- A mother feels differently than a father. While this is true of men and women in general as I said earlier, when it comes to parenting it is even more true. A mother feels the loss of something different than a father does. I miss Judah. I can’t wait for him to be here, to play soccer with him, teach him to ride a bike, to do things with him. Katie longs to hold him, to snuggle him, hug him and tell him that he is loved. To give him a feeling he has not had in his life, a feeling of safety, of belonging.
- Be honest with your wife about your heart. While men often get labeled as callous or insensitive because we don’t cry or feel the way a woman does, it is important to be honest with your wife about your heart. A wife always wants to know what you are feeling, what is running through your head and heart. When we left Judah Mamush on our last day in Ethiopia, he was on the ground screaming and crying because he didn’t know if we were coming back, he only knew we were leaving. He doesn’t speak English so we couldn’t say, “We’re coming back.” Katie is on the verge of losing it and I did everything in my power to pick him up and not cry. I couldn’t even talk or else I would’ve cried. I am almost crying retelling this story. As we left and over the last month, it has been important to my wife’s heart to know of my heart, to know how it hurts, to know my longing as a father for my son. To not be the man and just bottle it up and with tough upper lip. That’s why a wife thinks her husband is insensitive, because he holds back.
- Distance is easier for men to handle. Men can handle distance in relationships because of how we handle emotions. We are able to compartmentalize things, get busy and forget about things because we are laser focused and don’t multi-task our emotions. I can go a whole day and not think about something that Katie has thought about all day while doing 15 other things. This can create a sense for women that their husbands don’t care or don’t feel. That isn’t it at all, it is just that we push it to the back of our minds so that we can do other things. If I thought about Judah the way Katie did, I would never get any work done. She can think of him, teach our kids, have coffee with someone, make dinner and still think of Judah and post something on Facebook that isn’t related to Judah.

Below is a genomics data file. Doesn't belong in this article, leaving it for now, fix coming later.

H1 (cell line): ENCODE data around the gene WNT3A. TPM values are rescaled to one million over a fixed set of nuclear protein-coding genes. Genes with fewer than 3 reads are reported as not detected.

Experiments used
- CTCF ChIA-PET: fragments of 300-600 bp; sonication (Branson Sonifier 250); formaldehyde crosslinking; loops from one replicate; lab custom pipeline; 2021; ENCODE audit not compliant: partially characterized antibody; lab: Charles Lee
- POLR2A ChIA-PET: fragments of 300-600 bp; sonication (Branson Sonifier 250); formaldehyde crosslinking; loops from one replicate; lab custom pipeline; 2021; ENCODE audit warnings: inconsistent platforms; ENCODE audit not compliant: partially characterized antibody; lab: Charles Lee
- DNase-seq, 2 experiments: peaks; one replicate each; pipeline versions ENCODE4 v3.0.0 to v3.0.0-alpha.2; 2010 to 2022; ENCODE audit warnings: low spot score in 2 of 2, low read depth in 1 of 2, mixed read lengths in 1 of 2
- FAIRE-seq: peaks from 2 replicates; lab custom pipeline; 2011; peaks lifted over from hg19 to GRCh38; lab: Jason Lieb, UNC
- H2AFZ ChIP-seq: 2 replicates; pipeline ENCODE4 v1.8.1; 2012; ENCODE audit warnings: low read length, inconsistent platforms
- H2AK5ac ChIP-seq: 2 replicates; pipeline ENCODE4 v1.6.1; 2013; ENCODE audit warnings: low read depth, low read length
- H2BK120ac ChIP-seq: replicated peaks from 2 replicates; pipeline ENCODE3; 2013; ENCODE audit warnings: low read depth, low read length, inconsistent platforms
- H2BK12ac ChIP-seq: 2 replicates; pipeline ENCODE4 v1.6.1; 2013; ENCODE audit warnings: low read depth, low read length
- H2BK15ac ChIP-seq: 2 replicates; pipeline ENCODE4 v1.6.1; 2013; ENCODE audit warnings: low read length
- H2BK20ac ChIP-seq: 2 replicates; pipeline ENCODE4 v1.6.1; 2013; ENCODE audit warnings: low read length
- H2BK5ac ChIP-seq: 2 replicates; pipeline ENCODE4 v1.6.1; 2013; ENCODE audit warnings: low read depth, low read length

- Hold a woman when she cries, don’t ask questions. This has been one of our rules in marriage from day one. Katie has told me, “When I cry, just hold me and don’t ask why.” This is just solid advice for a husband, but even more so in the moments of parenting when you as the father can’t fix a situation or do anything about it. I can’t make the Ethiopian embassy go faster or look at our paperwork. I can’t send Katie on a plane to Ethiopia to bring Judah home any faster than it is going and that is frustrating.
- A mother’s heart is a mystery. While I’ve learned some things, a mother’s heart is a mystery to me and will remain so. It feels and responds in ways I can’t even imagine. It longs in ways that I don’t. It aches in ways that don’t even cross my mind. It is a mystery, and yet, as a father and husband I am grateful for it. It forces me to feel in important ways. I can easily be tough and not emotional, but walking with Katie through this time, meeting Judah and holding him and then the agony of having to say goodbye to him has taught me a lot about being a father and the love God has for me.
My hope with this post was to honor my wife and the beauty and power of her heart as a mother. But to also help men know how to best honor, love, care for and support their wives and the hearts that beat in them. To encourage them to be a mystery, to have emotion and to handle things differently from men.